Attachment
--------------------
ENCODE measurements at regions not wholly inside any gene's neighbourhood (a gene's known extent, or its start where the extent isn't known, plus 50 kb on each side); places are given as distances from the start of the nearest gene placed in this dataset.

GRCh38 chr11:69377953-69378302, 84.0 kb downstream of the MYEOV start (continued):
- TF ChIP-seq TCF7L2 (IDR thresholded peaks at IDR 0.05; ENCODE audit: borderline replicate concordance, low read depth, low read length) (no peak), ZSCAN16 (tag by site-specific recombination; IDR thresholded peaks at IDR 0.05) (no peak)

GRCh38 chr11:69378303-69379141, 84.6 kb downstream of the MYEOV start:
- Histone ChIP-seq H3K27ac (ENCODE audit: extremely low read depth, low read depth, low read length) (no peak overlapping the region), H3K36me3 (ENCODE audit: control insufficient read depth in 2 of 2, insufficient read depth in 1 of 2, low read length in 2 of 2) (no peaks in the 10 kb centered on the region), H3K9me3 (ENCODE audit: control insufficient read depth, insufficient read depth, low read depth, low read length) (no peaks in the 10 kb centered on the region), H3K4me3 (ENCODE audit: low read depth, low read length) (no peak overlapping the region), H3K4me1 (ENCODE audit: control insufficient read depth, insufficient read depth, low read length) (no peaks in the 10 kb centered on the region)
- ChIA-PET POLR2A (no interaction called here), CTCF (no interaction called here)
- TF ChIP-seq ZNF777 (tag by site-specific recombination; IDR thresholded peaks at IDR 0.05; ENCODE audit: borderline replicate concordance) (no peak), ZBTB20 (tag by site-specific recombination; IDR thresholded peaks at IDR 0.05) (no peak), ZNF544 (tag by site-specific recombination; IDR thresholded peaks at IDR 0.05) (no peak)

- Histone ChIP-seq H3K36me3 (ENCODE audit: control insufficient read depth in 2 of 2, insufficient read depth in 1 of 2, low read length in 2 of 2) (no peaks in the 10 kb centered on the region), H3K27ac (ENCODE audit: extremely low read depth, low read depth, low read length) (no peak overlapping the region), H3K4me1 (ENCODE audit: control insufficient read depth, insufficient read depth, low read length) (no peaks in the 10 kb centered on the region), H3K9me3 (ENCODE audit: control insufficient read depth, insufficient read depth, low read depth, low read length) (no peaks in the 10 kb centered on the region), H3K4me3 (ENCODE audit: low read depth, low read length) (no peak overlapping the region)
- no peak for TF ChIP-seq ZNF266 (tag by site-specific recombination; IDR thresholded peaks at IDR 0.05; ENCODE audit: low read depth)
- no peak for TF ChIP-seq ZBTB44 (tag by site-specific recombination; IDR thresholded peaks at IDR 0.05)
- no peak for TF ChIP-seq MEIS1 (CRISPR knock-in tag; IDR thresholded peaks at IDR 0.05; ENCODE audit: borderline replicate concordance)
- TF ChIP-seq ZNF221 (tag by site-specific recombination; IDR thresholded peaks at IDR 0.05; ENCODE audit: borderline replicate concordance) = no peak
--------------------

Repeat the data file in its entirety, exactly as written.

ENCODE measurements at regions not wholly inside any gene's neighbourhood (a gene's known extent, or its start where the extent isn't known, plus 50 kb on each side); places are given as distances from the start of the nearest gene placed in this dataset.

GRCh38 chr11:69377953-69378302, 84.0 kb downstream of the MYEOV start (continued):
- TF ChIP-seq TCF7L2 (IDR thresholded peaks at IDR 0.05; ENCODE audit: borderline replicate concordance, low read depth, low read length) (no peak), ZSCAN16 (tag by site-specific recombination; IDR thresholded peaks at IDR 0.05) (no peak)

GRCh38 chr11:69378303-69379141, 84.6 kb downstream of the MYEOV start:
- Histone ChIP-seq H3K27ac (ENCODE audit: extremely low read depth, low read depth, low read length) (no peak overlapping the region), H3K36me3 (ENCODE audit: control insufficient read depth in 2 of 2, insufficient read depth in 1 of 2, low read length in 2 of 2) (no peaks in the 10 kb centered on the region), H3K9me3 (ENCODE audit: control insufficient read depth, insufficient read depth, low read depth, low read length) (no peaks in the 10 kb centered on the region), H3K4me3 (ENCODE audit: low read depth, low read length) (no peak overlapping the region), H3K4me1 (ENCODE audit: control insufficient read depth, insufficient read depth, low read length) (no peaks in the 10 kb centered on the region)
- ChIA-PET POLR2A (no interaction called here), CTCF (no interaction called here)
- TF ChIP-seq ZNF777 (tag by site-specific recombination; IDR thresholded peaks at IDR 0.05; ENCODE audit: borderline replicate concordance) (no peak), ZBTB20 (tag by site-specific recombination; IDR thresholded peaks at IDR 0.05) (no peak), ZNF544 (tag by site-specific recombination; IDR thresholded peaks at IDR 0.05) (no peak)

- Histone ChIP-seq H3K36me3 (ENCODE audit: control insufficient read depth in 2 of 2, insufficient read depth in 1 of 2, low read length in 2 of 2) (no peaks in the 10 kb centered on the region), H3K27ac (ENCODE audit: extremely low read depth, low read depth, low read length) (no peak overlapping the region), H3K4me1 (ENCODE audit: control insufficient read depth, insufficient read depth, low read length) (no peaks in the 10 kb centered on the region), H3K9me3 (ENCODE audit: control insufficient read depth, insufficient read depth, low read depth, low read length) (no peaks in the 10 kb centered on the region), H3K4me3 (ENCODE audit: low read depth, low read length) (no peak overlapping the region)
- no peak for TF ChIP-seq ZNF266 (tag by site-specific recombination; IDR thresholded peaks at IDR 0.05; ENCODE audit: low read depth)
- no peak for TF ChIP-seq ZBTB44 (tag by site-specific recombination; IDR thresholded peaks at IDR 0.05)
- no peak for TF ChIP-seq MEIS1 (CRISPR knock-in tag; IDR thresholded peaks at IDR 0.05; ENCODE audit: borderline replicate concordance)
- TF ChIP-seq ZNF221 (tag by site-specific recombination; IDR thresholded peaks at IDR 0.05; ENCODE audit: borderline replicate concordance) = no peak